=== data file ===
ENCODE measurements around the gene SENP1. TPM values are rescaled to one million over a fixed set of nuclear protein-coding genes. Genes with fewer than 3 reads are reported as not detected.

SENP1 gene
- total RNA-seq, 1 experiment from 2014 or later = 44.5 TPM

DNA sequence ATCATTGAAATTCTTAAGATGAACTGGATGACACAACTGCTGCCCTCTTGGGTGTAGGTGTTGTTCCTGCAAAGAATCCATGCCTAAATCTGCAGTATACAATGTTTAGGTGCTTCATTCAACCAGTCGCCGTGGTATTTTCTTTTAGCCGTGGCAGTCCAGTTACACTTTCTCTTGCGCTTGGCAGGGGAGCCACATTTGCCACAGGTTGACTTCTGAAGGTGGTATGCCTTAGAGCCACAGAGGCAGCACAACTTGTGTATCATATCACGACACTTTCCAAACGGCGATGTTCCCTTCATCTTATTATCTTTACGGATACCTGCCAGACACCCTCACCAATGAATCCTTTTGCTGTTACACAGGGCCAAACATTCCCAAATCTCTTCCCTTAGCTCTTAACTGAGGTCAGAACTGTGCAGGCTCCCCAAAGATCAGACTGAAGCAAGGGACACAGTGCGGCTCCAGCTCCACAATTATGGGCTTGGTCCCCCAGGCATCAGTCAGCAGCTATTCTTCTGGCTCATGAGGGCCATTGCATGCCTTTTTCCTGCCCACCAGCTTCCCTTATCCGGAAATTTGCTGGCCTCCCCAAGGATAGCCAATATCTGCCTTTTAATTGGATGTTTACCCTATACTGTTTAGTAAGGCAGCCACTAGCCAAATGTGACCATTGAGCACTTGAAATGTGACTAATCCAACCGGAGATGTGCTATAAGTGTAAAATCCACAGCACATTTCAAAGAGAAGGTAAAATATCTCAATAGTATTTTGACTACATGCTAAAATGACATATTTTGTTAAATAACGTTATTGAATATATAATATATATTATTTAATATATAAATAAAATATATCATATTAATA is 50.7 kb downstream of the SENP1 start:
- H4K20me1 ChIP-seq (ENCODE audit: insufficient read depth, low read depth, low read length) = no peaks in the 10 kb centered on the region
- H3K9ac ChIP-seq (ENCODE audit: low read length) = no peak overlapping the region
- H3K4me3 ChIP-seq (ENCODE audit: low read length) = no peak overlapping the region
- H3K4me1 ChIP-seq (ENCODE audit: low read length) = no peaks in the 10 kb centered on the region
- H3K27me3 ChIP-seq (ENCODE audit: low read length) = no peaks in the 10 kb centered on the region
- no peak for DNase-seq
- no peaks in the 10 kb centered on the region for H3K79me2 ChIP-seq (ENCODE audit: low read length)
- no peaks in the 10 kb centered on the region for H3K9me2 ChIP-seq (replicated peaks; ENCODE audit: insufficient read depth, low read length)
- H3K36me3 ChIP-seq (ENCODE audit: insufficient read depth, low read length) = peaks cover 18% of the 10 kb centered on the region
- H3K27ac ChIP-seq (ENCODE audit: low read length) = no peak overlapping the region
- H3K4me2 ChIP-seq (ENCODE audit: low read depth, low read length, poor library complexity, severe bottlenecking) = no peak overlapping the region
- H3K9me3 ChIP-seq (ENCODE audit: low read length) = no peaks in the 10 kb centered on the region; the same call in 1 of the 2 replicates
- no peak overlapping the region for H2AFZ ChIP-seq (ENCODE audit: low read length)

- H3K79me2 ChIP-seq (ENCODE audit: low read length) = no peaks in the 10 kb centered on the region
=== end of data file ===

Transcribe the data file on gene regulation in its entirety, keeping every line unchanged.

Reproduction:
ENCODE measurements around the gene SENP1. TPM values are rescaled to one million over a fixed set of nuclear protein-coding genes. Genes with fewer than 3 reads are reported as not detected.

SENP1 gene
- total RNA-seq, 1 experiment from 2014 or later = 44.5 TPM

DNA sequence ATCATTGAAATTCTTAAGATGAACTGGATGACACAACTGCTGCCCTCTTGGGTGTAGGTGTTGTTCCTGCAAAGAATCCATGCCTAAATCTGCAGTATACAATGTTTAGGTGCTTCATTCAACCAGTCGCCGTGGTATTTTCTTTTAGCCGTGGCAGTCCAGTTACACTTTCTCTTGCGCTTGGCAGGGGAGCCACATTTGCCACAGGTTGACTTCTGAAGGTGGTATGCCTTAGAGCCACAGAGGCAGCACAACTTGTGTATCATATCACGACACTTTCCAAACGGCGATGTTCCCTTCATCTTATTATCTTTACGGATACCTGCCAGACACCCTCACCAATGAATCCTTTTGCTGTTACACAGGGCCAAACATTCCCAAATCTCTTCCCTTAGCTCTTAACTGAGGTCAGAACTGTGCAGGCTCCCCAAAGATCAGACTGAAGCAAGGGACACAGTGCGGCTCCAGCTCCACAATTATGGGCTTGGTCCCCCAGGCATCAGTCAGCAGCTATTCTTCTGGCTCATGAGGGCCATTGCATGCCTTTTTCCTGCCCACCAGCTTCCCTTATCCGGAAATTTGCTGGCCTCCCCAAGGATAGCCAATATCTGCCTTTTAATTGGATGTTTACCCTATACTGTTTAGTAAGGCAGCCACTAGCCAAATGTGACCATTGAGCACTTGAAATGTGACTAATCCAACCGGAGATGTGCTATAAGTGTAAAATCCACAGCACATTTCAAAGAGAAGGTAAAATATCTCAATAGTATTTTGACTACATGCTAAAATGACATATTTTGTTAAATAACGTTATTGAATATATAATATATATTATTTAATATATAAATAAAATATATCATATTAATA is 50.7 kb downstream of the SENP1 start:
- H4K20me1 ChIP-seq (ENCODE audit: insufficient read depth, low read depth, low read length) = no peaks in the 10 kb centered on the region
- H3K9ac ChIP-seq (ENCODE audit: low read length) = no peak overlapping the region
- H3K4me3 ChIP-seq (ENCODE audit: low read length) = no peak overlapping the region
- H3K4me1 ChIP-seq (ENCODE audit: low read length) = no peaks in the 10 kb centered on the region
- H3K27me3 ChIP-seq (ENCODE audit: low read length) = no peaks in the 10 kb centered on the region
- no peak for DNase-seq
- no peaks in the 10 kb centered on the region for H3K79me2 ChIP-seq (ENCODE audit: low read length)
- no peaks in the 10 kb centered on the region for H3K9me2 ChIP-seq (replicated peaks; ENCODE audit: insufficient read depth, low read length)
- H3K36me3 ChIP-seq (ENCODE audit: insufficient read depth, low read length) = peaks cover 18% of the 10 kb centered on the region
- H3K27ac ChIP-seq (ENCODE audit: low read length) = no peak overlapping the region
- H3K4me2 ChIP-seq (ENCODE audit: low read depth, low read length, poor library complexity, severe bottlenecking) = no peak overlapping the region
- H3K9me3 ChIP-seq (ENCODE audit: low read length) = no peaks in the 10 kb centered on the region; the same call in 1 of the 2 replicates
- no peak overlapping the region for H2AFZ ChIP-seq (ENCODE audit: low read length)

- H3K79me2 ChIP-seq (ENCODE audit: low read length) = no peaks in the 10 kb centered on the region